The future of immigration is played out on the African tableby Giuseppe Terranova - 2017.09.08
It’s official. Thanks to the Court of Justice of the European Union, it is now clear, that the “no” of the countries of Eastern Europe to the redistribution of refugees arrived in Italy and Greece is based on one thing: political egoism. A truth that for Carlotta Sam, spokesperson of the UNHCR, is “wonderful news”. Because, as she explained in the course of an interview at the Roman headquarters of the UN Agency for Refugees, “it confirms the obligation of solidarity between the European countries in the management of asylum seekers”. An obligation that, the heart of the problem of all problems, can represent the linchpin “to overcome rationally the limitations of the Dublin regulation” that download on the countries of first arrival (mainly Rome and Athens) the duty of registering and accepting refugee-status candidates.
However, not only the EU Judges, have lifted the spirits of the spokesperson of the UNHCR. The conclusions of the Paris summit on migration held on 28 August have also helped. Because “for the first time the most important EU countries (Spain, Germany, France, Italy) sat down around a table to analyse, in a serious and profound manner, solutions for the management of migrants and refugees towards Europe with their African partners”.
The French capital has in fact witnessed decisions that are not only important but without precedent.
That foresee, amongst other things, the involvement of the UNHCR (in collaboration with the IOM) in the management and assistance of asylum seekers in Chad and Niger. Where “we will have a double mission for which the details are still to be negotiated with the European and African governments and institutions. The first: strengthen and implement the system of refugee acceptance in Chad and Niger. This means, for example, that we will verify and ensure that those who are accepted in these countries are guaranteed the standards established by the Convention of Ginevra of 1951. The second: select amongst the refugees already registered in our camps in Nigeria and Chad (as well as in other African countries) a list of particularly vulnerable subject to be re-sited via legal channels, based on a commitment stull to be formalised in EU countries”. This last aspect considered by Carlotta Sami to be “crucial”. For the simple reason that “if we put the brakes on illegal departures we must take responsibility for opening legal channels for the refugees. Based on the refugees that the UNHCR has registered in Western, Eastern and Central Africa, we estimate that our list of most vulnerable people and therefore candidate for re-siting could reach 38,000”.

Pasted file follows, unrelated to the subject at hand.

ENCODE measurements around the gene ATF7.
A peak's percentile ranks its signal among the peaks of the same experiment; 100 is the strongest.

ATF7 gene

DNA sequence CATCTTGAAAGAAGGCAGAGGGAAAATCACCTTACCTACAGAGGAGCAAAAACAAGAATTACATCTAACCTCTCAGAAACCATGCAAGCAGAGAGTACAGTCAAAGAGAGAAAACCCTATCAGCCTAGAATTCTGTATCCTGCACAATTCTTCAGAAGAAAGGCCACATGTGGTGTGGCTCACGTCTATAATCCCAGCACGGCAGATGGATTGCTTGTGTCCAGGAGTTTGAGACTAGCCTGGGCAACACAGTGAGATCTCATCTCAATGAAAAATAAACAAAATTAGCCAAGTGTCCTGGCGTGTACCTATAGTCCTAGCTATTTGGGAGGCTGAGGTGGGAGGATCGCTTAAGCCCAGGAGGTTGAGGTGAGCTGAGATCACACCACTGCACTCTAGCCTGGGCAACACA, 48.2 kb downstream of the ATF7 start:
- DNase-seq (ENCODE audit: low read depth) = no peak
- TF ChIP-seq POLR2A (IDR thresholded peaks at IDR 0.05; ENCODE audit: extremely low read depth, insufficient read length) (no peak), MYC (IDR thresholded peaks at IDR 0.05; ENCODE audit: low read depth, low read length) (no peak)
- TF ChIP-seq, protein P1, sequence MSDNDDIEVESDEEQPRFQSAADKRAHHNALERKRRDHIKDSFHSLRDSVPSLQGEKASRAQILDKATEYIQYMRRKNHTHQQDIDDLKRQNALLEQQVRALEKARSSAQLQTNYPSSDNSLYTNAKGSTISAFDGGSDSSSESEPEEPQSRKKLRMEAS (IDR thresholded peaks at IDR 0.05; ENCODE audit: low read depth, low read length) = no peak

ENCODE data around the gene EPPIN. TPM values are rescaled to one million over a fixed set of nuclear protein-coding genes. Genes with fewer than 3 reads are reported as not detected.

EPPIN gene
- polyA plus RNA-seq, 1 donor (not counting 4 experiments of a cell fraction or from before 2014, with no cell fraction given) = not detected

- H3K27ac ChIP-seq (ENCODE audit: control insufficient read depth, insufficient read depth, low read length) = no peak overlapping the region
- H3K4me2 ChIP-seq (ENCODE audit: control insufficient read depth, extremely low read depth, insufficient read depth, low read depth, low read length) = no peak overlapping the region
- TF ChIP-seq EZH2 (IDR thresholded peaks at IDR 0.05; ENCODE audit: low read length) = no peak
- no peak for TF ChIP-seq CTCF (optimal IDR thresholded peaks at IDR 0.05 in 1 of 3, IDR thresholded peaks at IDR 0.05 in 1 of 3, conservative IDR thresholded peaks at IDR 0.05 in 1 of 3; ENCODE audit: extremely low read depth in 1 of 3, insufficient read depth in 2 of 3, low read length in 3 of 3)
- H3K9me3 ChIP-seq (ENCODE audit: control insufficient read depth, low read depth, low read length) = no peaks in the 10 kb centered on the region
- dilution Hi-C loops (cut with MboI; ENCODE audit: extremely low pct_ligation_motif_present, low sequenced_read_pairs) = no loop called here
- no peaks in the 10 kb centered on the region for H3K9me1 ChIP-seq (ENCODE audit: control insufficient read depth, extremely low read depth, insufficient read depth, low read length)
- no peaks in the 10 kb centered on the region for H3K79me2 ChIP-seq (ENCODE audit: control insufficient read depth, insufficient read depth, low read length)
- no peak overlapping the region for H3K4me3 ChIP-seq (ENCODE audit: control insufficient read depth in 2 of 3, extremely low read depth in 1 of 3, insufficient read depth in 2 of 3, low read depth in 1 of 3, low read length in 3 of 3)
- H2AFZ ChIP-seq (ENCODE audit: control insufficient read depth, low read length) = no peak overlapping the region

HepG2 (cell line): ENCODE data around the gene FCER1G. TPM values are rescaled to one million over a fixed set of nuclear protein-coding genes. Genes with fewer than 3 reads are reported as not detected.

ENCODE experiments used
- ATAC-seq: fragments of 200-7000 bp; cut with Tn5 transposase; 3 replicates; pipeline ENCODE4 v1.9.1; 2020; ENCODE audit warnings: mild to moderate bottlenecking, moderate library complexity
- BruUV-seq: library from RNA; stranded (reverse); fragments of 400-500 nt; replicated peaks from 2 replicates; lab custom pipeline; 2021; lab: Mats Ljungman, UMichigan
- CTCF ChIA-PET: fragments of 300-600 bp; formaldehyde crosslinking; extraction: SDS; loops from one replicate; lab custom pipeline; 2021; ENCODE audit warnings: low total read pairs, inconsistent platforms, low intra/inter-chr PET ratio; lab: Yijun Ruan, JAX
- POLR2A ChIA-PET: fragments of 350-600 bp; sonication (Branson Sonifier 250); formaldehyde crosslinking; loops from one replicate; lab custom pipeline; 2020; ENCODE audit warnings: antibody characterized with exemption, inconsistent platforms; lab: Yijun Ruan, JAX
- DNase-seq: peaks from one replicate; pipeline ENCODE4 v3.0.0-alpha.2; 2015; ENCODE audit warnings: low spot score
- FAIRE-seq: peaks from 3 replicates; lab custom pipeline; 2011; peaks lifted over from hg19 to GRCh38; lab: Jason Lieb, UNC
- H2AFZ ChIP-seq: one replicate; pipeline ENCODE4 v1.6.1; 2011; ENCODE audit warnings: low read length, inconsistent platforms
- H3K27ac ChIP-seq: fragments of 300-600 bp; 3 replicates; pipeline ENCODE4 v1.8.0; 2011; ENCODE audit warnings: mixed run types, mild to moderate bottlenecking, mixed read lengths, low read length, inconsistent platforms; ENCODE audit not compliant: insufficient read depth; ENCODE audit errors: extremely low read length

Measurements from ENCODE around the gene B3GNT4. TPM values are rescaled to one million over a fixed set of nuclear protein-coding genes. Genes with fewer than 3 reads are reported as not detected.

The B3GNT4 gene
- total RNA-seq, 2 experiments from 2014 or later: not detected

But which European countries are prepared to accept responsibility?
“The answer will come from the outcome of negotiations started in Paris that are still to be concluded. In the first instance, we are asking for 40,000 placements”.
Who will help out those migrants who live in the Libyan hell on earth?
“We consider Libya to be an insecure country. For those who are in conditions of extreme emergency we are considering the option of activating, as is already the case in Costa Rica and Romania, an Evacuation Transit Mechanism (ETM) that will see the emergency transfer of people at high risk towards Niger: it is an essential protection tool.
In general, our local staff offer assistance, coordinated by Roberto Mignone who has been the new representative of the UNHCR for Libya since June. Assistance to migrants and refugees imprisoned in Libyan detention centres to which we have partial access. To the more than 200,000 homeless people, to those who are intercepted in the sea and disembarked in the country and select possible candidates for re-siting. In this context, it is essential to extend the channels of humanitarian access”.
And how would you respond to the Italians who, for right or wrong, feel threatened by the new arrivals?
“School, training and work even for those requesting asylum that are waiting for an answer to their request for protection. We cannot continue to leave them for months if not for years in a veritable state of limbo that risks turning into a formidable pool of black market labour, if all goes well. Or illegal activity, when things go wrong”.
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